Lubricants are the Lifeblood of an Engine

Our Vision

& mission

The Technical Association of the European Lubricants Industry (ATIEL)

ATIEL is a non for profit association (ASBL) representing the combined knowledge and experience of leading European and international engine oil manufacturers and marketers.

ATIEL is the technical and innovative hub of the manufacturers, the developers, and marketers in the European Lubricants industry.

By drawing on the technical know-how of its membership, ATIEL promotes consensus on key technical, product stewardship and sustainability issues, ensuring that engine oils continue to contribute to improved wear protection, deposit control, lower emissions, and fuel economy C02 emissions efficiency.

Please click HERE to download the flyer on ATIEL

Towards a

Sustainable and Innovative Lubricants Industry

ATIEL Technical Seminar

22 June 2022 | 9H00-16H15 CET time

Stanhope Hotel, rue du commerce 9, 1040 Brussels



EELQMS (The European
Engine Lubricant Quality
Management System)

EELQMS is a quality management system for automotive engine lubricants. It has been developed jointly by ACEA, ATC and ATIEL. The system is administered by SAIL (Services to Associations and Industry in the Lubricants sector). It is designed to assist lubricant marketers in assuring the quality of their lubricants and the performance claims being made for them in the marketplace.

ACEA European Oil Sequences cover light duty passenger cars & heavy-duty trucks.

They define the minimum quality level of a product for presentation to ACEA members. Individual member companies may indicate performance parameters other than those covered by the tests shown or more stringent limits.

The ATIEL Code of Practice (CoP)-in operation since 1996 – has been developed jointly by the European Automobile Manufacturers’ Association (ACEA), the Additives Technical Committee (ATC) and ATIEL. The purpose of this Code is to provide a mechanism and a basis for commitment to standardise practices when developing, marketing, or manufacturing engine lubricants for which compliance with the ACEA Oil Sequences is claimed.


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Chemicals play a fundamental role in modern societies and in the lubricants industry. The latter has the duty to ensure safe use of chemicals by complying with all relevant legislation, i.e., REACH.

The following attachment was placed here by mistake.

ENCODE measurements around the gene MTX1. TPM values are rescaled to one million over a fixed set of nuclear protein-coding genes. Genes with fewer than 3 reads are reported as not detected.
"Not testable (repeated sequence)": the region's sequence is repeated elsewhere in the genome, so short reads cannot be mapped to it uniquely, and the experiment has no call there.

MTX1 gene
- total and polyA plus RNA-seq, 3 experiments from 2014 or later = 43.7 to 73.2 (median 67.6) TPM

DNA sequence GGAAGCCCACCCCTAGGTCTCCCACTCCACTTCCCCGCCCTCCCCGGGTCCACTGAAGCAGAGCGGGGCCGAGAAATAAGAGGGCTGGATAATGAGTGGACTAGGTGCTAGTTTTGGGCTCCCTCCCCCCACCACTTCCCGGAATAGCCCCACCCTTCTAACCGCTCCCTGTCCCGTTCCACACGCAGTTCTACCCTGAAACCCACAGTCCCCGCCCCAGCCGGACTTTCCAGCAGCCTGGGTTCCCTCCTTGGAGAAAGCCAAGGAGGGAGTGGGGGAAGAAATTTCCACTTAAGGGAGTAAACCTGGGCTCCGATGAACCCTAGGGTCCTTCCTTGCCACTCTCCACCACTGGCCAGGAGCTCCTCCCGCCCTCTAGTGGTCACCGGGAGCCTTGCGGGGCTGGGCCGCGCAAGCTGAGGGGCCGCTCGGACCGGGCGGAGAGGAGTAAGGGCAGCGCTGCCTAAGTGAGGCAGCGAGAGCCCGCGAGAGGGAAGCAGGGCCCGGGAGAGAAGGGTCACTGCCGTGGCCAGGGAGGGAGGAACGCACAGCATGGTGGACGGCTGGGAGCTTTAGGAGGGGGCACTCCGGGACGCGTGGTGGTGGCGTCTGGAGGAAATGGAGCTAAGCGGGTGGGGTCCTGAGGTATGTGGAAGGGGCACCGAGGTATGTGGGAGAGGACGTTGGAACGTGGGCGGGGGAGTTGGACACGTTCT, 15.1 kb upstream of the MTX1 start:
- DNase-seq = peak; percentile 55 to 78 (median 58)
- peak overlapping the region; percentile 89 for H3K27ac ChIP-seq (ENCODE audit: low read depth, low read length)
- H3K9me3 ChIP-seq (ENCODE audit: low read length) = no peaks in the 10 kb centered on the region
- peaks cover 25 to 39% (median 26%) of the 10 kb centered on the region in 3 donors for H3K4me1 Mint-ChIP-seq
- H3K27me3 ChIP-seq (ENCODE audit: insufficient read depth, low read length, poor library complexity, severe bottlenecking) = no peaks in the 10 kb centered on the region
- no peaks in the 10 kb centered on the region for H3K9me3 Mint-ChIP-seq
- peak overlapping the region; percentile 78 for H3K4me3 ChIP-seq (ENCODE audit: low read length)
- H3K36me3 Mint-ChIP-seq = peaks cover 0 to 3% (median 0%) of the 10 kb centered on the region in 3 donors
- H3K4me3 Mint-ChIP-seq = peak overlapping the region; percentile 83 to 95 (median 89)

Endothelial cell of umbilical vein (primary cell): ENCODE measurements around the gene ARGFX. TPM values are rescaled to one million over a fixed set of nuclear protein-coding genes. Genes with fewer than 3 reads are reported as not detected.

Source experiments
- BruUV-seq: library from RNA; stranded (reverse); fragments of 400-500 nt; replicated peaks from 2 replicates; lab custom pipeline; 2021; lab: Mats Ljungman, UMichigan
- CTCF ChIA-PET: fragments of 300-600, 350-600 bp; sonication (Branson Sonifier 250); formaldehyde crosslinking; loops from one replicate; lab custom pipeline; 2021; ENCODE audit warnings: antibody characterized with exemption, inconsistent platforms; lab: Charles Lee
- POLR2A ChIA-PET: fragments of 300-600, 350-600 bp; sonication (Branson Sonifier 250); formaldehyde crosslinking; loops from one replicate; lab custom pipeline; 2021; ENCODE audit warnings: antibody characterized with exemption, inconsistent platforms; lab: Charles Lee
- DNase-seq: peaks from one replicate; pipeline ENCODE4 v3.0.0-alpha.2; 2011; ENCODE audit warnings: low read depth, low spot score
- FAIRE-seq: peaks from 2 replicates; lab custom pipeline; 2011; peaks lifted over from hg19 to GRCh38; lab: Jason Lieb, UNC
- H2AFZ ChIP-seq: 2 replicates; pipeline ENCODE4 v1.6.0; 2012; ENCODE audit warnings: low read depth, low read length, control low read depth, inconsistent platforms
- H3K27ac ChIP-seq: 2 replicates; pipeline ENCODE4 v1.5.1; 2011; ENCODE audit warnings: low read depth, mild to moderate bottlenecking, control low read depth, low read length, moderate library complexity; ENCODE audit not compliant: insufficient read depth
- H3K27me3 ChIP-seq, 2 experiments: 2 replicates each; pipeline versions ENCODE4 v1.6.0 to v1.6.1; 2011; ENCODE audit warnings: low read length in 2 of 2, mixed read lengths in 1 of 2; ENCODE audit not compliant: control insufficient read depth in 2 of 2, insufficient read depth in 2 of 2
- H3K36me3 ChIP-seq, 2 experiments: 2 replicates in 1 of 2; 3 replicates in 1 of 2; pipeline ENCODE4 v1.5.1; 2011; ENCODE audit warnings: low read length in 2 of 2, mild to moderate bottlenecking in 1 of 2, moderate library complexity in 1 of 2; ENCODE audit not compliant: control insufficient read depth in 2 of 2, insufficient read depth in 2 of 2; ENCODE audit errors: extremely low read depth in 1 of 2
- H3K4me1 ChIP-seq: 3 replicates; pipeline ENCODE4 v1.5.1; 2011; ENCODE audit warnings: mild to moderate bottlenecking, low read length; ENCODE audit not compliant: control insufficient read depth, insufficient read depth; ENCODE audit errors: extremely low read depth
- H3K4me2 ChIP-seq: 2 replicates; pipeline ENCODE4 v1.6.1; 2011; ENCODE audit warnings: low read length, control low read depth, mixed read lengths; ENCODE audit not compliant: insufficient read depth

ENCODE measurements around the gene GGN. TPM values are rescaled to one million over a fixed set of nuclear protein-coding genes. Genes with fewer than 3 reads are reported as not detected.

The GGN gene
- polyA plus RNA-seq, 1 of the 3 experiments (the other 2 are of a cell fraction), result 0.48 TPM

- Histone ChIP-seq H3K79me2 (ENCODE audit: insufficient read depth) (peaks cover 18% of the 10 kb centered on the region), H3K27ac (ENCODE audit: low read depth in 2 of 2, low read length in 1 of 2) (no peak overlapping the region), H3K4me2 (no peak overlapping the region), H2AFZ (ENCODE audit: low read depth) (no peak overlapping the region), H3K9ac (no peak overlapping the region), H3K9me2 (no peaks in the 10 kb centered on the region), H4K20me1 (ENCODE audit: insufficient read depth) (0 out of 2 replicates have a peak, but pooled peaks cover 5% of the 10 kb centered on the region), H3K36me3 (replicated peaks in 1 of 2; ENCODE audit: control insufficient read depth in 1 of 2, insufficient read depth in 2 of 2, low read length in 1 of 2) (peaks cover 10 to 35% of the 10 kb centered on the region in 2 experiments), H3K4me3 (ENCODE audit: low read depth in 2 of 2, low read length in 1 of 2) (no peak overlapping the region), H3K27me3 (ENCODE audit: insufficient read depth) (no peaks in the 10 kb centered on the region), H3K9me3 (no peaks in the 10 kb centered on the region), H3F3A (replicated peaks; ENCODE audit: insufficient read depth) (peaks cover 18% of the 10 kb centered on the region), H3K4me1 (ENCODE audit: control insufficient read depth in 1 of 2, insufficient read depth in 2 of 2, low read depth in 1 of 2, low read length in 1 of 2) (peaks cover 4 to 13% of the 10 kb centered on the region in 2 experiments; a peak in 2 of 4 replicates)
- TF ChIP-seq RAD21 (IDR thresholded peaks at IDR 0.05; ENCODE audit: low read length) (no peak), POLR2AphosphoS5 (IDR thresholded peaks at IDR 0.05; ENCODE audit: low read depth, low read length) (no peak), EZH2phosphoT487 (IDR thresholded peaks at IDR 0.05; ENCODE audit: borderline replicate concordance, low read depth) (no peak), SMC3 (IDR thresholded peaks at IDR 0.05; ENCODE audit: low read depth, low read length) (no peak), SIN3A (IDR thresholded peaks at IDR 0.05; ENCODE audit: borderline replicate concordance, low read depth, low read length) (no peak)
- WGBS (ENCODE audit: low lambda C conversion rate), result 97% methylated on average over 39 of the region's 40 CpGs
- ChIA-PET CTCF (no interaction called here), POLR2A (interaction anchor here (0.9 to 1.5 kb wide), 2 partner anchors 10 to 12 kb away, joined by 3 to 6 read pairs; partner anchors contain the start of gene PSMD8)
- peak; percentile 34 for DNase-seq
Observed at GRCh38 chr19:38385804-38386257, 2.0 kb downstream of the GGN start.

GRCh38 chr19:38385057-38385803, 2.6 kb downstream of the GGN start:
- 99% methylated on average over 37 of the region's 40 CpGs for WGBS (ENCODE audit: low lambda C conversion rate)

News in brief

The 7th ATIEL Technical Seminar was held in Brussels on 22nd of June. The event brought together 80 participants including representatives of the European Commission, member companies and other sectoral European organisations. In his opening speech ATIEL President Marco Digioia set the tone, noting that the lubricant industry is a key player in the automotive industrial value chain. “ATIEL is ready to play its part bringing about its experience and contribution for an innovative and sustainable transport and automotive sector” he said. The European Commission gave a presentation on Circular Economy and where we are in the future amendment of the Waste Framework Directive. Two roundtables “Lubricants and Sustainability” and “Global Chemical Compliance” followed, with knowledgeable panellists investigating cooperation opportunities and providing an interactive debate. In the afternoon session the chairs of ATIEL Technical Committees presented the work of their groups. All speakers emphasised the importance of continued collaboration to ensure that the lubricant industry retains its place at the centre of sustainability, to a competitive low-carbon economy and better serving manufacturers, users and the real economy.
ACEA have released the new 2022 ACEA Heavy Duty oil sequences on the 1st of May 2022. New oil categories and new engine test hardware are adopted. ACEA E6-2016 and E9-2016 have been replaced by ACEA E8-2022 and ACEA E11-2022. ACEA E7 and ACEA E4 will remain, however new engine test hardware is adopted and test limits for existing tests have been revised.  
ACEA 2021 updates the Light-Duty Sequences to replace old engine tests that have reached the end of life, to allow a continuation of the engine oil development process for vehicles already in market. The new tests run on more up to date engine hardware but allow oil marketers to continue to supply oils with proven field performance.